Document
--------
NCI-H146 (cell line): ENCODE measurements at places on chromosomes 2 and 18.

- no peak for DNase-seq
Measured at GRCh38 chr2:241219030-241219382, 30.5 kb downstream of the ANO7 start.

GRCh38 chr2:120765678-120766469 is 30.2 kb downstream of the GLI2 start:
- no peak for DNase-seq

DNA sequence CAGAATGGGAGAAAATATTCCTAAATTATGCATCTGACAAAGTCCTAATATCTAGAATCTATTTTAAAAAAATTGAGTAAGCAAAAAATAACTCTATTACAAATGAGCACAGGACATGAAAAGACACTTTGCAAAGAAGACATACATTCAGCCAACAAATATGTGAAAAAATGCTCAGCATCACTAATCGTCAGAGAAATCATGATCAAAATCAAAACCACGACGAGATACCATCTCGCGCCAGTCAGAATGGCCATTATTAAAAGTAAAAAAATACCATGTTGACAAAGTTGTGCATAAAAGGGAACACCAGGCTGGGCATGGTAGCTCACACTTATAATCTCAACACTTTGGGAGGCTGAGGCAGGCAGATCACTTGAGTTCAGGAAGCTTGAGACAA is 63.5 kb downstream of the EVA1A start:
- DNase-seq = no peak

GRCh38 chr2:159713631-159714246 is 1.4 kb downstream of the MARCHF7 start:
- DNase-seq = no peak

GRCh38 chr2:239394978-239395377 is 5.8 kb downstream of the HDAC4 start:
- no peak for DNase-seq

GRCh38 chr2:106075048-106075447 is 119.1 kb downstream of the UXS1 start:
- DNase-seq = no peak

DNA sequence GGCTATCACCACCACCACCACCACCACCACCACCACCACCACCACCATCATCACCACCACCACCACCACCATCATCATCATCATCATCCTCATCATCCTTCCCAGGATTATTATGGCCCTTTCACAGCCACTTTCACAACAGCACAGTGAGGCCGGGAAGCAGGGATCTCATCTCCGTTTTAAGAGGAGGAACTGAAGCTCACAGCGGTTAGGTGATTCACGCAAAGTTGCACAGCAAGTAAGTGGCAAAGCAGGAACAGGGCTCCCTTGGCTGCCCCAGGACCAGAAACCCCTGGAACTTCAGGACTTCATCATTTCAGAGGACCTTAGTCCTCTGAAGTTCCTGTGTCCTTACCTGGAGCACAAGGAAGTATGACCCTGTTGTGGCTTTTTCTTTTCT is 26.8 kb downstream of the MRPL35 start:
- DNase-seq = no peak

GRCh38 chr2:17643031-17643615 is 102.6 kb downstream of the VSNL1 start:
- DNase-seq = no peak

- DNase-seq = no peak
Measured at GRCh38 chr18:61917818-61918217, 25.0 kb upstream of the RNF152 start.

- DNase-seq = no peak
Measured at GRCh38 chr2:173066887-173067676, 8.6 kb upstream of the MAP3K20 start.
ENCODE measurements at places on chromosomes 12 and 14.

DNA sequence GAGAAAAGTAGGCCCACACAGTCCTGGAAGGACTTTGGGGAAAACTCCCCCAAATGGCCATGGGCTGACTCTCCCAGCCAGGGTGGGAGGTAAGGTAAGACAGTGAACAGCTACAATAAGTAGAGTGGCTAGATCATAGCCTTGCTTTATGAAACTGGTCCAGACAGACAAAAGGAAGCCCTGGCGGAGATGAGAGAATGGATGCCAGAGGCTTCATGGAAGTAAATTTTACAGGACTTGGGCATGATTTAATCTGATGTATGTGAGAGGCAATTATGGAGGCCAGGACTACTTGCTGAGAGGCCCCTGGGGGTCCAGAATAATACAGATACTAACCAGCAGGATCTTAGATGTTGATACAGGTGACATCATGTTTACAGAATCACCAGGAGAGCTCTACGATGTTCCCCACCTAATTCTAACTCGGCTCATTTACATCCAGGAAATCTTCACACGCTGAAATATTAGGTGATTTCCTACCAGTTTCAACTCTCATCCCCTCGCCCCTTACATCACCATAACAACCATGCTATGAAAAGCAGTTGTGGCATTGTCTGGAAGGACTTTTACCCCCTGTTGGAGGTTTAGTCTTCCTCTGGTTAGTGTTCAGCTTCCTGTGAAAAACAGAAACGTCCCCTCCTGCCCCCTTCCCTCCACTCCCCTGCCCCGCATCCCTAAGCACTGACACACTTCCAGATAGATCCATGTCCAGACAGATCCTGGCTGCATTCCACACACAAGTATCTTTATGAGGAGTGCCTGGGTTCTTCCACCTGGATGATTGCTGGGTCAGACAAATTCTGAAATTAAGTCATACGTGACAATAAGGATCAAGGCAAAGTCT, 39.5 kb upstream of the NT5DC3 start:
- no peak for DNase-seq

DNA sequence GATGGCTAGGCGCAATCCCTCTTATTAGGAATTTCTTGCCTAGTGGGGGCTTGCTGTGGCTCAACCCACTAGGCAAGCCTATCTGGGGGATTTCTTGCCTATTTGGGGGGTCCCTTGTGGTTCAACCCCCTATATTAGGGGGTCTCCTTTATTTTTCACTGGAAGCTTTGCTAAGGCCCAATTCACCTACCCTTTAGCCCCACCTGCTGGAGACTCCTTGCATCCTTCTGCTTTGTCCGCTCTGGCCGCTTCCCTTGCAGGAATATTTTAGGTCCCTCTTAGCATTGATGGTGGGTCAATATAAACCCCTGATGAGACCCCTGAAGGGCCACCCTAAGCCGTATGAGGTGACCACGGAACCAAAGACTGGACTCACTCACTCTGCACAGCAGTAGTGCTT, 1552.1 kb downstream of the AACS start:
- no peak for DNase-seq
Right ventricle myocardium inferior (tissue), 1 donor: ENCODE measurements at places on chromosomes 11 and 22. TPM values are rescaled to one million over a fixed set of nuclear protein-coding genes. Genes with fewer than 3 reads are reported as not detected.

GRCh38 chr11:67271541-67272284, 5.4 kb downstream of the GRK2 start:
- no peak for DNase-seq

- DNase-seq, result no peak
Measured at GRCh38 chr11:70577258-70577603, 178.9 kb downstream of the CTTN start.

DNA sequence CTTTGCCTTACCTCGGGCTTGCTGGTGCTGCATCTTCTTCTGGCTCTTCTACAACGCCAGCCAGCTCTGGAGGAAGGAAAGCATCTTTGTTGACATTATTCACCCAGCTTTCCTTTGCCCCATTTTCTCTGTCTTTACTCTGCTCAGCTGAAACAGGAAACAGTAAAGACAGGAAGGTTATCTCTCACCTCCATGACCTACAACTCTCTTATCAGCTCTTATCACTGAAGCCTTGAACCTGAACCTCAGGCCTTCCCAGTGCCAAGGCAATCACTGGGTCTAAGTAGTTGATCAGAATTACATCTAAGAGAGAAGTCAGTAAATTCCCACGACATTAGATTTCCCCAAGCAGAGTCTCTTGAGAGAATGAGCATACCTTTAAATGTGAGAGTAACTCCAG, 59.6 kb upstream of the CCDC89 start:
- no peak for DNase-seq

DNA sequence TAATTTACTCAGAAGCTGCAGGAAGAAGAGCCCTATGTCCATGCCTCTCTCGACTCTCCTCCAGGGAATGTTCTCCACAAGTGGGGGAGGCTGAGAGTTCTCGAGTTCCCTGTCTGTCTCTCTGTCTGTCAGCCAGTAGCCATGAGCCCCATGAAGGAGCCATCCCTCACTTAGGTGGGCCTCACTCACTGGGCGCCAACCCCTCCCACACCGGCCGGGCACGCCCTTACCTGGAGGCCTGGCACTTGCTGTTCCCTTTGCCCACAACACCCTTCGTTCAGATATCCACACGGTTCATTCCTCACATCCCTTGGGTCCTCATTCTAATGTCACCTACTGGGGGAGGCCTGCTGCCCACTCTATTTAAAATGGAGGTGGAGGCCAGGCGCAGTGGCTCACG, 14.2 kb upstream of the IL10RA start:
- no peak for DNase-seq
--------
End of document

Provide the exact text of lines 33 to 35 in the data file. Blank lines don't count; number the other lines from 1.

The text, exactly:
- no peak for DNase-seq

DNA sequence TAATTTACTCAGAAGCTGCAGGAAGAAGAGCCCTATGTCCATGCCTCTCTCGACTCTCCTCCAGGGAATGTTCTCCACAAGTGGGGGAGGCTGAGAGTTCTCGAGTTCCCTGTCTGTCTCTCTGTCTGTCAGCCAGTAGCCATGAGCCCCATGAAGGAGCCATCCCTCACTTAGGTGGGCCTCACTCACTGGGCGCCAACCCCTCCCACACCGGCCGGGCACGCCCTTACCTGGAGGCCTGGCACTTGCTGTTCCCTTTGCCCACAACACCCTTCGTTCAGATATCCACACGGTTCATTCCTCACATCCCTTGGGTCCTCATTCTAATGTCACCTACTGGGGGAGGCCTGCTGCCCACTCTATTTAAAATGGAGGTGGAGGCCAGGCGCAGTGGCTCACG, 14.2 kb upstream of the IL10RA start:
- no peak for DNase-seq